CSIR-STEPRI is collaborating with FOSTERING project under the broader component of ‘Markets, Institutions, Policies and Adoption’ of the Africa RISING project. During the period, 15th July to 15th September, 2017, the research team from CSIR-STEPRI engaged in two main activities with the aim of: 1) identifying sustainable intensification (SI) gaps and/or dysfunctionalities in existing agricultural policies and programmes in Ghana; 2) mapping and assessing stakeholder interests in scaling up proven SI technologies and practices of Africa RISING; 3) FOSTERING on the other hand focused on reviewing literature on the relationship between credit provision and adoption of technologies.
Data collection was done through desktop reviews, personal and key informant interviews.
So far, ten current agricultural policy documents in Ghana have been profiled. Seven (7) of the policy documents have been reviewed, and interviews conducted with eight persons in key policy formulation and implementation positions. Eight (8) on-going agricultural programmes were profiled, five (5) have been reviewed and interviews conducted with five (5) persons involved with programme coordination or implementation. Twelve (12) organisations and/or projects (as stakeholders) were identified and content of their project activities have been reviewed to understand their interests in sustainable intensification issues and the extent of their influence to adopt and scale-up Africa RISING proven technologies and practices. Ten (10) interviews have been conducted with different project directors or coordinators to draw more insights on their activities in the agricultural sector and interests in SI approaches.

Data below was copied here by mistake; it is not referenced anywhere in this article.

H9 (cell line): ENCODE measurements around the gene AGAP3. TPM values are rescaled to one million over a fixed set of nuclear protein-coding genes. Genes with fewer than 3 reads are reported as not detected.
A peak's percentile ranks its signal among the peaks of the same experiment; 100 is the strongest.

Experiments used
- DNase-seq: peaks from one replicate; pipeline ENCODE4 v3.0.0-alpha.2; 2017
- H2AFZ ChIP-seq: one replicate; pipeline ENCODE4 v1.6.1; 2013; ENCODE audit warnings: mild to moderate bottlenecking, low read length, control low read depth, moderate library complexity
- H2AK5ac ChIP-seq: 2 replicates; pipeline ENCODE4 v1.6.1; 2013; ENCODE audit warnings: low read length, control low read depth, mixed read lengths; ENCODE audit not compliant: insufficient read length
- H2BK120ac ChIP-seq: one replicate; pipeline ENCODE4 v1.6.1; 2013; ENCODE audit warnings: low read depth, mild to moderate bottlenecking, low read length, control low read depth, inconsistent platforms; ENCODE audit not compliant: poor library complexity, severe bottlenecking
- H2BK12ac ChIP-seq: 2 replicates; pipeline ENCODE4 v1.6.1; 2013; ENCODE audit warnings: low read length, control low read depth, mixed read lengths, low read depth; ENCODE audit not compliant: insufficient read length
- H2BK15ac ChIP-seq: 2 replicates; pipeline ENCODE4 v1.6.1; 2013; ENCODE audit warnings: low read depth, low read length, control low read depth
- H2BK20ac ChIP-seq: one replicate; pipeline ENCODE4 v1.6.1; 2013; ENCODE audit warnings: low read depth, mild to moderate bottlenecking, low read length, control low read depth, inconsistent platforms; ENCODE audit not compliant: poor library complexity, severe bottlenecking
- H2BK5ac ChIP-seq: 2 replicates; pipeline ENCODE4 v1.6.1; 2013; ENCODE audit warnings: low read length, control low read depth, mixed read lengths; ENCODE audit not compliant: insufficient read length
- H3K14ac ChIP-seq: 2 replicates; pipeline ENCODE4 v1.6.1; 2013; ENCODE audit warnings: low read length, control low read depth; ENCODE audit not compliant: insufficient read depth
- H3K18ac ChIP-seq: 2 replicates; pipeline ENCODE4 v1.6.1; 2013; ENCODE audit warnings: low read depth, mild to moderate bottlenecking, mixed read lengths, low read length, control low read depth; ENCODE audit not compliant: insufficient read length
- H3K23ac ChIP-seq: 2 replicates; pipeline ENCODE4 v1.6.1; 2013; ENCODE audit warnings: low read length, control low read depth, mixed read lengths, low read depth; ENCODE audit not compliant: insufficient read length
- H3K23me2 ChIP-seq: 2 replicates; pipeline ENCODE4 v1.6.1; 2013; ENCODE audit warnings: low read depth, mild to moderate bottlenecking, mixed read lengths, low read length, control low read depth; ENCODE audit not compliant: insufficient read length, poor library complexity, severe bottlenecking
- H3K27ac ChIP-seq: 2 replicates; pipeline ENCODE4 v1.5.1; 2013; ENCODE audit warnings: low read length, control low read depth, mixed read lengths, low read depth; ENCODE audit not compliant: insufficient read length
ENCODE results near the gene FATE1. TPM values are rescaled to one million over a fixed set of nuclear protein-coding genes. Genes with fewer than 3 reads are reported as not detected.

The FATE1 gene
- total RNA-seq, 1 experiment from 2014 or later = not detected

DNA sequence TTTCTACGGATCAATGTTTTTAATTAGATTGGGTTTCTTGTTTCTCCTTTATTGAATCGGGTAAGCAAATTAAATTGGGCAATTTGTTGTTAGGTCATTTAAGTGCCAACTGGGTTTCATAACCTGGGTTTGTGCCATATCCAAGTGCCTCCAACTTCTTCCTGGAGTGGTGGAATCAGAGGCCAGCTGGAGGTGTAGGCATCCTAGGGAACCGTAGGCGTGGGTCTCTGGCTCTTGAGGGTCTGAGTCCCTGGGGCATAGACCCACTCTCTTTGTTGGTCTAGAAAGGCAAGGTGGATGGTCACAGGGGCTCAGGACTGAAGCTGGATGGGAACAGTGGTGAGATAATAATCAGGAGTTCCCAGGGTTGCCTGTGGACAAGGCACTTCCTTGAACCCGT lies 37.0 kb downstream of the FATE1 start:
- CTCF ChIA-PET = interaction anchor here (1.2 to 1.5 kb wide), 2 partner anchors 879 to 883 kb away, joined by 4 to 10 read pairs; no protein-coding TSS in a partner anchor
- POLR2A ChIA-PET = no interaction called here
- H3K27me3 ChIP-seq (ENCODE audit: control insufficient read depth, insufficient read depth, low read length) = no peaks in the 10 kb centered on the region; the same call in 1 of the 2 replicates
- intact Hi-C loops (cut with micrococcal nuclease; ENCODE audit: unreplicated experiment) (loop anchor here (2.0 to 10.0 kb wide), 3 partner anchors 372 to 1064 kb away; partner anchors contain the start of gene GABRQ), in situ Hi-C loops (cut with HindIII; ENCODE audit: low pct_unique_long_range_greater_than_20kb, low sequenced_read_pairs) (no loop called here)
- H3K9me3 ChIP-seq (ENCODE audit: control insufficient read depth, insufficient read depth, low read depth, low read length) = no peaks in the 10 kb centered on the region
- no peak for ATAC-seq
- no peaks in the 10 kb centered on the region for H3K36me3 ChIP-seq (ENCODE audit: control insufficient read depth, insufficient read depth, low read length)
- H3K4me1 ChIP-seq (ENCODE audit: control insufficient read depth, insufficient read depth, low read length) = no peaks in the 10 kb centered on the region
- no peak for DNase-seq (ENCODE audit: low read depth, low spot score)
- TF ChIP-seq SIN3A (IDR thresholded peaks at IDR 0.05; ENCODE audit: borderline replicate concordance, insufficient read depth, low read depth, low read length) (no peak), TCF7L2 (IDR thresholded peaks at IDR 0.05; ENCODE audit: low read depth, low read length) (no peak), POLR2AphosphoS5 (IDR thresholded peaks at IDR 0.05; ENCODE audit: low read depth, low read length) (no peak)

Preliminary analysis of the data collected suggests that: 1) generally, agricultural policies tend to focus more on the genetic component of SI (e.g. higher yields, improved nutrition, resilience to climate change etc.). All the policies have gaps on socio-economic component of SI. For instance, clear strategies for input and output market access and provision of institutional arrangements for effective functioning of value chains are absent or not explicitly stated in the policy implementation action plans. The reviewed agricultural programmes are mostly being implemented by development partners (through international organisations). Each programme addresses a specific component of SI depending on its core objectives. However, few have a tendency of formulating interventions that draw in bits and pieces of all three components of SI at the same time. For example, an agriculture programme could be creating sustainable livelihoods and building human capital, introducing high yielding varieties and teaching farmers to practice conservation agriculture, but could be lacking in creating access to markets.